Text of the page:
Airline strategies and business models

Strategic planning is a continual process for airlines. Plans must take into account the challenging and ever-changing competitive environment as well as how passengers define value. For example, business travelers are sensitive to flight times and expect a high level of service. Short-haul business travelers tend to be more sensitive to ticket prices than long-haul business travelers. Leisure travelers are more sensitive to price but less demanding about service levels.

Deregulation has had a significant impact on airline strategies during the past several decades. As regulations on commercial aviation relax, airlines gain freedom to vary fares in response to competition and demand, develop network and schedule planning, and manage other key aspects of airline business. Deregulation has helped stimulate traffic and network growth, and the resulting competition provides increased choice to travelers. Airline business models continue to evolve in order to adapt to the dynamic marketplace.

Low-cost carrier business model

The low-cost carrier (LCC) business model has grown tremendously over the past two decades. Successful LCC pioneers include Southwest Airlines in the United States and Ryanair in Europe. The LCC model focuses on business and operational practices that drive down airline costs. Typical cost-saving practices include operating at secondary airports, flying a single airplane type, increasing airplane utilization, relying on direct sales, offering a single-class product, avoiding frequent-flyer programs, and keeping labor costs low. Such tactics helped LCCs reduce unit cost by 20 percent to 40 percent compared with network carriers. Their lower cost structure allows LCCs to reduce fares, which significantly stimulates traffic. Thus, the LCC model has proved successful throughout the world and has driven the growth of air travel.

Recently, many LCCs have diverged from traditional LCC tactics. Customer expectations, regional variations, and competition have forced LCCs to adapt to new challenges. In today's market, it is not difficult to find an LCC flying multiple airplane types, operating at primary airports, or offering frequent-flier programs. Other variations include using global distribution systems, offering more frills to passengers, or even flying medium- to long-haul routes. Despite these developments, the LCC model and LCC profitability continue to grow.

Network carriers

At the other end of the spectrum, network carriers include the largest airlines in the world, such as United, Air France, and JAL. Network carriers tend to have major hub operations for domestic, regional, and international services; large, complex fleets; airline alliances; and a broad array of service offerings, such as airport lounges, onboard meals, and multiple cabin classes. Hub operations significantly increase network reach and allow carriers to offer convenient one-stop connections around the globe.

Some carriers use the geographical advantage of their location to funnel both short- and long-haul traffic through their hubs. Examples include Emirates in the Middle East and Copa Airlines in Latin America. These carriers have grown strongly in recent years and plan continued expansion in the coming decade.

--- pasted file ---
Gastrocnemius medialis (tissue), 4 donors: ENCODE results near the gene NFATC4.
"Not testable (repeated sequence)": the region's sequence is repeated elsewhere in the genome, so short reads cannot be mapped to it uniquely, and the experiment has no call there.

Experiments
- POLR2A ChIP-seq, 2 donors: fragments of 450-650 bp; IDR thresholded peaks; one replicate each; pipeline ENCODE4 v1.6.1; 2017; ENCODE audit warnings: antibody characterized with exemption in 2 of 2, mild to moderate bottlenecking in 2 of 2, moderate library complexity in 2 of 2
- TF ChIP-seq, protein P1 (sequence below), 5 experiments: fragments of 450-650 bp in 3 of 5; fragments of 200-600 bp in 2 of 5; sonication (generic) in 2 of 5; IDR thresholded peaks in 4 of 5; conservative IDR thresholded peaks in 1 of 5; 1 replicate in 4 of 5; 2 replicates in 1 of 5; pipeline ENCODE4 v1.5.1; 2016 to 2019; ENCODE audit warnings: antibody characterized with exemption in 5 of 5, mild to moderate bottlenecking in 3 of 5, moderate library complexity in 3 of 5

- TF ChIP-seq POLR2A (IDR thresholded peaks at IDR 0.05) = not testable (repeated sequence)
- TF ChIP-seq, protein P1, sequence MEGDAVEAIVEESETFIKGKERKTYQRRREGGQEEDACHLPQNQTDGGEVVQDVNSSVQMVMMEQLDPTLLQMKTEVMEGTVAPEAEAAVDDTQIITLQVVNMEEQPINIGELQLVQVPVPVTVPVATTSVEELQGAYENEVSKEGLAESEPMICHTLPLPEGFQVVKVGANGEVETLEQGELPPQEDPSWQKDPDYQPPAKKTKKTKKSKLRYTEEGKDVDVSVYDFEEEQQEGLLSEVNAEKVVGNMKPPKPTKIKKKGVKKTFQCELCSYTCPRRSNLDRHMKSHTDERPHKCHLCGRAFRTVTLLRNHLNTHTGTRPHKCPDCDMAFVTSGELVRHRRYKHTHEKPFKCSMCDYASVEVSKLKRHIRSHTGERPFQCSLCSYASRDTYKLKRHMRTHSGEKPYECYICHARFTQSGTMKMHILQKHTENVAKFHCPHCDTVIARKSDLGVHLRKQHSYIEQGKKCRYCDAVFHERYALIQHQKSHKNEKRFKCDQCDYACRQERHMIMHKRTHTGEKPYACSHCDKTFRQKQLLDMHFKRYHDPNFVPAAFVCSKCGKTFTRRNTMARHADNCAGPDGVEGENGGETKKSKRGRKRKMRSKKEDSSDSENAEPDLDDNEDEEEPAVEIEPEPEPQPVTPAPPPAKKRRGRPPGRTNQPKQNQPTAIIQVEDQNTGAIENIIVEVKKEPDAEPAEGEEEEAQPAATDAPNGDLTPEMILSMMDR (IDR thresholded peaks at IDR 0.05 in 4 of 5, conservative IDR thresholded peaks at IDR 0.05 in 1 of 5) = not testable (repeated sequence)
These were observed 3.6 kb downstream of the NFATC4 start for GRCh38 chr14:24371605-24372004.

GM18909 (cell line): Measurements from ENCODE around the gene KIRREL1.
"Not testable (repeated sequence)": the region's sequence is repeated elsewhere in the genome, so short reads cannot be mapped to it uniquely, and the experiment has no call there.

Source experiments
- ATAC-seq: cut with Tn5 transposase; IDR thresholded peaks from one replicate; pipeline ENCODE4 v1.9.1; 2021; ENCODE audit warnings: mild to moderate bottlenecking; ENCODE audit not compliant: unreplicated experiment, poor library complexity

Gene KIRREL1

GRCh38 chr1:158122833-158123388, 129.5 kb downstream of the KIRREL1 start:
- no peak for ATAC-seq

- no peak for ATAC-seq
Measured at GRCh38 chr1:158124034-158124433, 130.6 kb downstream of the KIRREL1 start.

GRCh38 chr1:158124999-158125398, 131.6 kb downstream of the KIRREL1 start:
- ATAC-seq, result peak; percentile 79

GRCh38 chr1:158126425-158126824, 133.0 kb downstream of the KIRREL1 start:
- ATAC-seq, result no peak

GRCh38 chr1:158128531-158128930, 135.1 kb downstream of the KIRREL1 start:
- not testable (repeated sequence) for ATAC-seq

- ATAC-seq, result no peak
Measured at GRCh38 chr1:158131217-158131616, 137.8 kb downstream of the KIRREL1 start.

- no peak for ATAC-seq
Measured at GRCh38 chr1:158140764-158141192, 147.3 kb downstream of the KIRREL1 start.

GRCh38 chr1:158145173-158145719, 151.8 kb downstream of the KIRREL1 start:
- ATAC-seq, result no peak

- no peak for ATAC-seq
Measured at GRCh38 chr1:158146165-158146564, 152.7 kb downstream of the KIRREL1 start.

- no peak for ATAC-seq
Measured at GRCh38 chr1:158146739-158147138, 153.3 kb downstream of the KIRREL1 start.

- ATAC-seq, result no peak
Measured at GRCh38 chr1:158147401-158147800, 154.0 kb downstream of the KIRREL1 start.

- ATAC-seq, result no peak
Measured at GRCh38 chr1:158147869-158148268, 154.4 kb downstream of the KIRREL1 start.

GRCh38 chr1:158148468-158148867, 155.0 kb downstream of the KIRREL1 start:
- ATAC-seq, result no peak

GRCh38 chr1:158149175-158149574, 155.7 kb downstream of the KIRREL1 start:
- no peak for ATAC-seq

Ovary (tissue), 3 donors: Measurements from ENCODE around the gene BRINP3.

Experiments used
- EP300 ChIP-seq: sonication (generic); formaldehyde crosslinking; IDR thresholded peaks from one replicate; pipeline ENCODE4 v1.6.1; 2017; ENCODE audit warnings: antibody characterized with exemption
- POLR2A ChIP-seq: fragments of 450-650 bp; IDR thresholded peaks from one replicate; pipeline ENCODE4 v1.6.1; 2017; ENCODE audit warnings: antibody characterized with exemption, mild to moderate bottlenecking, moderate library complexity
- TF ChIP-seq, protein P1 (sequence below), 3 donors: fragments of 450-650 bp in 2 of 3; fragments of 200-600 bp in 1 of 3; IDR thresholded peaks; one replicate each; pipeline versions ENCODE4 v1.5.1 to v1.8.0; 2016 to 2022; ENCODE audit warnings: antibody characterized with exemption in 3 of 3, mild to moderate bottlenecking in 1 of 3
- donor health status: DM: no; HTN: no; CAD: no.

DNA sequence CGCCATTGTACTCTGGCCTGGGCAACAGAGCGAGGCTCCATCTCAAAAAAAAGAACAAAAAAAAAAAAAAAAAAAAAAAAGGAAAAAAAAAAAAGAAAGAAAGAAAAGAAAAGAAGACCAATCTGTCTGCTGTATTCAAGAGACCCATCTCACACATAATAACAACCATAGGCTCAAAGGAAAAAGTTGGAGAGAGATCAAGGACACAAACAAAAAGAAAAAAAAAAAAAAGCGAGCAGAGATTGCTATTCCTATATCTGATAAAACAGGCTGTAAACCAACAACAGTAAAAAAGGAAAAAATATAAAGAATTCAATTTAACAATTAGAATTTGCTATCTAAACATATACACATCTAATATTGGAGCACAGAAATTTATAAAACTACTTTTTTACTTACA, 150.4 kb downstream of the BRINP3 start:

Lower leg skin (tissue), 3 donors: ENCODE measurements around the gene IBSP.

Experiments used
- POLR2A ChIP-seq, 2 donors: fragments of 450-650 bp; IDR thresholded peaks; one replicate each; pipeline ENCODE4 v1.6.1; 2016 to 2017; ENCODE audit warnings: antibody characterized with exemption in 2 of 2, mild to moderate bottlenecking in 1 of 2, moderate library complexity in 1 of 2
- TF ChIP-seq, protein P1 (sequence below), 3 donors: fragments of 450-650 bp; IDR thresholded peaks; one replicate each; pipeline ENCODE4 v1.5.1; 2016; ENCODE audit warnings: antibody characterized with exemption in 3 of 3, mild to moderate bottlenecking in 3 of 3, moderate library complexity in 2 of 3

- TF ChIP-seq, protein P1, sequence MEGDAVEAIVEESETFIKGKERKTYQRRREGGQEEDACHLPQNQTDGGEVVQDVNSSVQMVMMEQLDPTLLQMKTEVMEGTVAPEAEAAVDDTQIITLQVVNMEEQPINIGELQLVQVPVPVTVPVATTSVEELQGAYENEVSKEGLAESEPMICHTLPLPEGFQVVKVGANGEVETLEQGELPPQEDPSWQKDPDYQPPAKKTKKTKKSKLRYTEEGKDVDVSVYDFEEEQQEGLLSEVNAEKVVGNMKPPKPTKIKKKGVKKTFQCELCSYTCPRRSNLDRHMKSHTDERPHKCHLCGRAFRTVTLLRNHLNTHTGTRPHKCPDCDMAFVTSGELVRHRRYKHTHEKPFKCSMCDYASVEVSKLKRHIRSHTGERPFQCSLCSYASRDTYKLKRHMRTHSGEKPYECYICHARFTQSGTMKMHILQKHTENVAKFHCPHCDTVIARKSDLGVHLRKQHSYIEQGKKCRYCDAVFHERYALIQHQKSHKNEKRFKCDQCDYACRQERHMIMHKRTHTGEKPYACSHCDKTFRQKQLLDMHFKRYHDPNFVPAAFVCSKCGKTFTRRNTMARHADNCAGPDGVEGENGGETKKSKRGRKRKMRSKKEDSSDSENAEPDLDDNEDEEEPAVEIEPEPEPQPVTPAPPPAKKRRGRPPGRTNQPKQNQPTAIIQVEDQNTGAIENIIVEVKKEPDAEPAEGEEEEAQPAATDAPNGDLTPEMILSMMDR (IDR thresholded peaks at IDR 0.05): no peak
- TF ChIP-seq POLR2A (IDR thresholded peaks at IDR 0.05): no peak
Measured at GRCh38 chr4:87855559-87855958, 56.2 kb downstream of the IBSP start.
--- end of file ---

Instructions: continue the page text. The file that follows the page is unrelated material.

Less common business models include airlines that specialize in charter or inclusive tour operations. Some regional carriers operate smaller airplanes to serve airports that are unserved or underserved by major airlines.

Cargo models

Carrying freight and mail gives airlines revenue opportunities beyond transporting passengers. Air cargo is commonly used for shipments of high-value, time-sensitive, or perishable goods that are not well suited for surface transportation. Many airlines carry cargo in the lower hold of passenger jets. Some operate dedicated freighters in addition to passenger airplanes. A few airlines, including express carriers that provide fully integrated logistic services for businesses and consumers, focus exclusively on air cargo. The air cargo business differs in many respects from the passenger business. In particular, air cargo flows are more directional than passenger flows: passengers generally travel round trip, but air cargo does not. Therefore, network strategies for cargo operations differ significantly from passenger network strategies.

Partnerships and alliances

Airline partnerships, either full alliances or other cooperative arrangements, have become powerful tools for expanding networks, enhancing revenue, and reducing costs. Code sharing is a common partnering tactic, and code-sharing routes have grown nearly 8 percent annually during the past decade. The three major alliances (Star Alliance, SkyTeam, and oneworld) now provide more than 60 percent of global capacity. Many airlines have also entered joint ventures, some with antitrust immunity that allows them to operate more closely on applicable routes.

Airlines are also taking equity stakes in other airlines as a growth strategy. Partial acquisitions, full mergers, and cobranded subsidiaries are typical examples. These strategies are effective for opening new markets, obtaining new traffic, and rationalizing costs. Airline mergers have catalyzed industry consolidation and enabled participants to remain competitive. Creating subsidiaries has allowed airlines to expand their brands to foreign countries and to stay within foreign-ownership regulation limits. All of these tactics have contributed to the profitable growth of the industry.